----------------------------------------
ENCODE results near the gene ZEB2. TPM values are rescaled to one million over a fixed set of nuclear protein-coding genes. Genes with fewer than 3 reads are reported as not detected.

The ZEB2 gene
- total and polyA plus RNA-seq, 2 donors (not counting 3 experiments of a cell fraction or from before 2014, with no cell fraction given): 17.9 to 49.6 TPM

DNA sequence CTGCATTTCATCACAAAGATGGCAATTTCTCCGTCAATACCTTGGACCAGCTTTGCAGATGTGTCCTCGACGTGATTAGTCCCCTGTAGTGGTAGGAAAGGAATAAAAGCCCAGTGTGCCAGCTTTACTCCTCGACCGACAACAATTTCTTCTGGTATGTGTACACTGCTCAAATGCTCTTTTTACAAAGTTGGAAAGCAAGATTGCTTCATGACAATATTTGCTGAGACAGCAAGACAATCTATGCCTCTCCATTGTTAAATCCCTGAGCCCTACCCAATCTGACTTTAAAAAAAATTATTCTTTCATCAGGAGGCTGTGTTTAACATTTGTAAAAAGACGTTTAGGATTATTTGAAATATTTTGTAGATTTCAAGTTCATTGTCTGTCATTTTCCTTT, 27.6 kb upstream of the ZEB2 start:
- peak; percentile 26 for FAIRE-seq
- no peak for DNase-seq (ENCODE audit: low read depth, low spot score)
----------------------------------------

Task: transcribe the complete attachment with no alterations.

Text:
ENCODE results near the gene ZEB2. TPM values are rescaled to one million over a fixed set of nuclear protein-coding genes. Genes with fewer than 3 reads are reported as not detected.

The ZEB2 gene
- total and polyA plus RNA-seq, 2 donors (not counting 3 experiments of a cell fraction or from before 2014, with no cell fraction given): 17.9 to 49.6 TPM

DNA sequence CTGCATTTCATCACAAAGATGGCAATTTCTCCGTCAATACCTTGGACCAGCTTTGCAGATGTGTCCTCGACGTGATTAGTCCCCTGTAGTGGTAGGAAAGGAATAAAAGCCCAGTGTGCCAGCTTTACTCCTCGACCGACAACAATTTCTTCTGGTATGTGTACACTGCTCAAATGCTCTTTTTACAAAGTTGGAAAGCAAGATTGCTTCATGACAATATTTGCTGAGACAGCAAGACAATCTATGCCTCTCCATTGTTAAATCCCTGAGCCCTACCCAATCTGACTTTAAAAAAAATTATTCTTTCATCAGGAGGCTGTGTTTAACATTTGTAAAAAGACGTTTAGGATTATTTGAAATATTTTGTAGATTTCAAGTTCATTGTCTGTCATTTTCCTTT, 27.6 kb upstream of the ZEB2 start:
- peak; percentile 26 for FAIRE-seq
- no peak for DNase-seq (ENCODE audit: low read depth, low spot score)